Part of my mission civilisatrice with the young Dinos is teaching them about privilege. White privilege, male privilege, class privilege, ableist privilege – they has it. We have it, minus the male part for Mouse and me, and it is our bounden duty to name it honestly and not treat it as the natural order of things or a reflection of any merit on our parts.
I try to fill the holes in my knowledge of history, philosophy, religion, and literature so I’m working from a more complete perspective than the canon I grew up with gave me. Most of my reading to this end winds up being whatever the “new books” section of the Alexandria City Library yields in the way of books about the history of social and economic policies in the US and books on African-American history, culture, and literary traditions. Luckily the library has been celebrating the 75th anniversary of the Alexandria Library Sit-In, so it’s been Black History Month all year and the pickings are rich. A few weeks ago, I found Negroes and The Gun: The Black Tradition of Arms and Lift Every Voice: The NAACP and the Making of the Civil Rights Movement. My haul from Thursday night included The Other Blacklist: The African-American Cultural Left of the 1950’s by Mary Helen Washington.
(Long-time paleontologists will know that I have been moving steadily toward the left of the political spectrum over the last couple of decades. I started out as a mainstream liberal with some libertarian/populist tendencies, so I was already left of center to begin with. I do not discuss my political party affiliation online, but I do feel comfortable saying that I consider the two major political parties in the US interchangeable and almost equally conservative in their platforms. Anything with “cultural left” in the title is like catnip for me.)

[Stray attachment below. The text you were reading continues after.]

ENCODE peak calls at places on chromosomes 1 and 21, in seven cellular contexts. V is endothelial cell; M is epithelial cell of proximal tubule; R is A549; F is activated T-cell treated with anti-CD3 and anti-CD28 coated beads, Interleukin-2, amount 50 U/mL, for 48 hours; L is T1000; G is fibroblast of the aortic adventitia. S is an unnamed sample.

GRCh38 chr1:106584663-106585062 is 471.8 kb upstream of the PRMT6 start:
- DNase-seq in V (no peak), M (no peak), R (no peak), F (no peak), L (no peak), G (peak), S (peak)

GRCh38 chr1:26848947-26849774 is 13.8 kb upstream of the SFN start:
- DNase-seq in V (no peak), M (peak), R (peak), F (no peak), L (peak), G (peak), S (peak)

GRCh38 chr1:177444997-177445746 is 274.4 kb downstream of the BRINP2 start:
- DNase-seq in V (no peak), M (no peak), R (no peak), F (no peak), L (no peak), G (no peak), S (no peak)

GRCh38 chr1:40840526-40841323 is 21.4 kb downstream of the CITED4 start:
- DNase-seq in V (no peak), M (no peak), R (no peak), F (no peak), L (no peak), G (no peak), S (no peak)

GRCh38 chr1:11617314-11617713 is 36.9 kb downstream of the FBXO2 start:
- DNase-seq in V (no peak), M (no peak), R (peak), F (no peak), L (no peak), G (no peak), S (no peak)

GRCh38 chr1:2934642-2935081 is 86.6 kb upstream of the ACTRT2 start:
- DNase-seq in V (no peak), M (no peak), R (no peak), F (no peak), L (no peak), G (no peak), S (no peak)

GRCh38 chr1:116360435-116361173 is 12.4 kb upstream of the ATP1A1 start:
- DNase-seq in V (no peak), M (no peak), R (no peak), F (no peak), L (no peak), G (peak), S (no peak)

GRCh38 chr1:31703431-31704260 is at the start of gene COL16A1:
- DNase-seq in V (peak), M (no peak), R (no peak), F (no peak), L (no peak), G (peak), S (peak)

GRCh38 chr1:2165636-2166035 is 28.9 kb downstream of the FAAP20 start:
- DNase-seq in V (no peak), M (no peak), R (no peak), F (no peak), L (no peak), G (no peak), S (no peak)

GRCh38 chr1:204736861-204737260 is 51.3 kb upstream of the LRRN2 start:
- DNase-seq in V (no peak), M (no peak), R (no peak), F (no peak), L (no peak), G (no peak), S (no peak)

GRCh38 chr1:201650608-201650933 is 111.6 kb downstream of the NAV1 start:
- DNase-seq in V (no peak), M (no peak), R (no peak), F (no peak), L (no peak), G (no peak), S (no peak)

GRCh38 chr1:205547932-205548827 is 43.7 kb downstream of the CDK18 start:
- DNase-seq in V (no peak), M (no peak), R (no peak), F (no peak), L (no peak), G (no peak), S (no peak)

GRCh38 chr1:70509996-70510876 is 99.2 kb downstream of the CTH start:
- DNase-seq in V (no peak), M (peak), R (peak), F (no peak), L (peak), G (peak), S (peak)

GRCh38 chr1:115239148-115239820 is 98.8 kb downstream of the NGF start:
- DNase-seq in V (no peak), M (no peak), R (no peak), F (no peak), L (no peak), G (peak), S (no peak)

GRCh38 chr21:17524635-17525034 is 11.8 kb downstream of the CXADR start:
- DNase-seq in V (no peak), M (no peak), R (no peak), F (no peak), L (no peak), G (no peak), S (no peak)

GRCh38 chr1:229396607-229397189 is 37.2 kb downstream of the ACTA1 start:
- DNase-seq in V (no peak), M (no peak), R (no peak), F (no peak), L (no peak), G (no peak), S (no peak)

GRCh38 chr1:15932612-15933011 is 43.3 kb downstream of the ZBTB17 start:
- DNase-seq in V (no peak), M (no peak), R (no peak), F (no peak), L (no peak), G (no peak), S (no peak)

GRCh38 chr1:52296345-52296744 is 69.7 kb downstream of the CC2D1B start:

Reader, The Other Blacklist has an academic feel to it, with lots of citations and thesis statements. It is not a speedy read. But it made my brain explode. Until Professor Washington explicitly linked Cold War anti-communist political philosophy (self-reliance, salvation by individual works, and refusal to recognize systemic bias or systems of oppression as anything other than individual psychological aberrations) with the FBI’s well-known surveillance and harassment of civil rights activists, it never dawned on me that our current political landscape is dominated by that same philosophy. I was reminded of an Alternet article about how the self-help industry thrives in a cultural climate where individuals have ever fewer guarantees of their rights while corporations are treated as persons.
Remember the 1990’s when we talked about how Yugoslavia exploded into civil war because their strong central government and relative consumer freedoms weren’t accompanied by actual self-determination or free speech? I feel kind of sick now.
“Self-esteem” was a big deal in education during my formative years. The rhetoric surrounding self-esteem was right up there with Striving For Excellence and Just Say No on my list of reasons for holding adults in intellectual contempt. The problem with emphasizing self-esteem over self-awareness is best expressed in the Dunning-Kruger Effect. The less people know, the more they assume that they know.
My biggest beef with books about “leadership” is the presupposition that readers know where they fit in their organizations and which leadership skills and techniques are appropriate relative to their position in the hierarchy. I get a lot of inspiration out of online leadership literature (leadiature?) from this guy, for example. A typical post offers ideas for generating urgency. There’s something people at any professional level can get out these insights, to be sure, but do you trust everyone in your organization to decide if and when it is appropriate to burn bridges? I’d love to see a couple of listicles from him on figuring out whether you’re applying the right leadership skill set for your actual place in the organization. This week GovExec ran a couple of good pieces about understanding what your boss wants and leading change from somewhere other than the top.